Two-year-old Sol Ryan with his fully functioning Stratasys 3D-printed hydraulic prosthetic arm, which is designed to enable him to move his thumb on his own (Photo courtesy of Business Wire)

Two-year-old Sol Ryan with his fully functioning Stratasys 3D-printed hydraulic prosthetic arm, which is designed to enable him to move his thumb on his own. (Photo courtesy of Business Wire)

PolyJet 3D printing technology from Stratasys Ltd has enabled Ambionics founder Ben Ryan to create a fully functioning, 3D-printed hydraulic prosthetic arm for his 2-year-old son, Sol, Stratasys reports.

When Sol was born in March 2015, complications necessitated the amputation of the child’s lower left arm. Later, Ben Ryan noticed that his son was losing responsiveness and acceptance of his left arm.

Realizing that his son would have to wait 3 years to receive a myoelectric prosthetic from the National Health Service, or 1 year before receiving a cosmetic, non-functional prosthesis, Ryan decided to create a prosthetic arm for him instead.

Ryan developed the design using the Autodesk Fusion 360. He first designed a foam arm. Later, he designed a hydraulic prosthetic, enabling Sol to move his thumb on his own, Stratasys explains in a media release.

The prosthetic was then created using the Stratasys Connex 3D Printer. After practicing with prototypes of his design, he then 3D printed flexible actuators and a power-splitting unit (double acting helical bellow or DAHB) for the prosthetic. Ryan notes in the release that the DAHB unit enables the wearer to open and close the thumb in manual mode or with assistive power (using compressed air or a hydraulic pump and reservoir), but the grip continues to operate manually in the event of power interruption, the release explains.

“The success of my patented DAHB mechanism draws on the advanced capabilities of the Stratasys Connex Printer – the ability to combine rigid and soft materials in a single print was vital to the success of the design,” Ryan explains in the release.

“We were fortunate enough to have access to this technology, which enabled us to 3D print a prototype arm so quickly and cost-effectively. In founding Ambionics, it’s now my goal to ensure that other limb deficient children like my son are not faced with the current constraints and delays of traditional prosthetic manufacture.”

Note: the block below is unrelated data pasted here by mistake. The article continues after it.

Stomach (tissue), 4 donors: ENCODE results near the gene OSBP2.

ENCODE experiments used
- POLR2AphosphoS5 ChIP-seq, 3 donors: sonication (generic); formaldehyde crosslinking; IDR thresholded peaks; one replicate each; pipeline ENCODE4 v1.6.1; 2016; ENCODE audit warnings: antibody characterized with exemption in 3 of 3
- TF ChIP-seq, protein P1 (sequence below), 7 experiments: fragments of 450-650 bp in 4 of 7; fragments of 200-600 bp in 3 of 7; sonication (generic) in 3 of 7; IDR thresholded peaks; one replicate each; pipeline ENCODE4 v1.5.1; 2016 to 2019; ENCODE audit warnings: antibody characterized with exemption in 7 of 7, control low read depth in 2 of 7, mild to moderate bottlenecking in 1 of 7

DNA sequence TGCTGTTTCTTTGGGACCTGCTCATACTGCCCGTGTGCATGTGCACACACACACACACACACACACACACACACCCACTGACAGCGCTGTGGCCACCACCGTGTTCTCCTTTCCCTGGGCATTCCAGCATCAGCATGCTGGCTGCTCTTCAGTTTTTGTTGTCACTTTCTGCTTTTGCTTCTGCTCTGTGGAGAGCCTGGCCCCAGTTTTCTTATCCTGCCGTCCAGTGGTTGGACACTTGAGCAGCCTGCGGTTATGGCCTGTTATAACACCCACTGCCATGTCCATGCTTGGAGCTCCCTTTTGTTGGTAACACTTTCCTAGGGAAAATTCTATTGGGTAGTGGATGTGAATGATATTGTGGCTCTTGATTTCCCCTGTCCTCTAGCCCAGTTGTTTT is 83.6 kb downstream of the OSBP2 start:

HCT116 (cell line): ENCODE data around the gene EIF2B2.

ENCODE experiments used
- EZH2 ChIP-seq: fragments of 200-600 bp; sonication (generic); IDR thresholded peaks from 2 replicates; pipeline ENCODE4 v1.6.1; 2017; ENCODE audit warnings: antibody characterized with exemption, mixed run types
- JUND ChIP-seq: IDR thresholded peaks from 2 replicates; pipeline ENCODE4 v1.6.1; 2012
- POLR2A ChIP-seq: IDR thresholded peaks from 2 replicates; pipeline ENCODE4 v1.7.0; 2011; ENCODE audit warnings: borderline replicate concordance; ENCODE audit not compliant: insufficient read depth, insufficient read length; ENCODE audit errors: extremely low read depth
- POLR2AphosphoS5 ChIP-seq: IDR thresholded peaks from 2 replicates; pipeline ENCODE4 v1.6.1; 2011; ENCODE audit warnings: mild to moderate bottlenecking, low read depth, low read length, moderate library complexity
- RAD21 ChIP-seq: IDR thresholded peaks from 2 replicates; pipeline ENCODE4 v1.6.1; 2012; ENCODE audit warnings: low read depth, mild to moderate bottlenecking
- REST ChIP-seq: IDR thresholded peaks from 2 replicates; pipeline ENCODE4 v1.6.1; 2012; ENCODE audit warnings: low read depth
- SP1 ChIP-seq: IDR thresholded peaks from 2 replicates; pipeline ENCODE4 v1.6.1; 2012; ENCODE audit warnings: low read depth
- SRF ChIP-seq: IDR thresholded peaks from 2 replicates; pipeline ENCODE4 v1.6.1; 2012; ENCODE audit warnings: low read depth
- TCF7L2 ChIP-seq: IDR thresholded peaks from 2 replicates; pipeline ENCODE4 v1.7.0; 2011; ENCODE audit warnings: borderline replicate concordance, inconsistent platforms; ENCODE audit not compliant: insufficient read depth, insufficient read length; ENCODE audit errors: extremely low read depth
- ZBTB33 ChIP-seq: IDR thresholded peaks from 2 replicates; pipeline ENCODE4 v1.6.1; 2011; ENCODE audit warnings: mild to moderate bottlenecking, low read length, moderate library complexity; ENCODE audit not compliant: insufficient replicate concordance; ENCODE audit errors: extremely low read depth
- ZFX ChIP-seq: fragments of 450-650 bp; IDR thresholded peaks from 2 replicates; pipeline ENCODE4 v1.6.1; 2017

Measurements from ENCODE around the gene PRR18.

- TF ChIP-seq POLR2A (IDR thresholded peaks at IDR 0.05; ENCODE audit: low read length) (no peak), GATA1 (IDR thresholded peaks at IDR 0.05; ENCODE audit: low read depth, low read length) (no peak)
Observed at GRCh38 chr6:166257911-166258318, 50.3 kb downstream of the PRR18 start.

Paul Sohi, a product design expert at Autodesk, states that the prosthesis was a very innovative and ambitious project, and it has been inspiring to work with Ryan on it.

“It is amazing that despite Ben having no real background in product design, he’s effectively taught himself enough to create something that will not only help his own son Sol, but in Ambionics, potentially others facing the same challenges too,” Sohi adds.

According to the release, the Ambionics-designed prosthetic weighs less than traditional myoelectric alternatives, is body-powered and enables infants to grow accustomed to their “arm” earlier than traditional fittings, and is able to operate without the need for any electronic devices or batteries.

Ryan has patented the DAHB technology inside the prosthetic and is aiming to conduct medical device usability trials with the goal of launching the product into the market.

“This case is indicative of 3D printing’s ability to improve lives by overcoming the traditional barriers of low-volume manufacturing,” says Scott Rader, General Manager, Healthcare Solutions, Stratasys, in the release. “We continue to support and enable innovators like Ben to bring customization to mainstream prosthetics manufacture.”

[Source(s): Stratasys Ltd, Business Wire]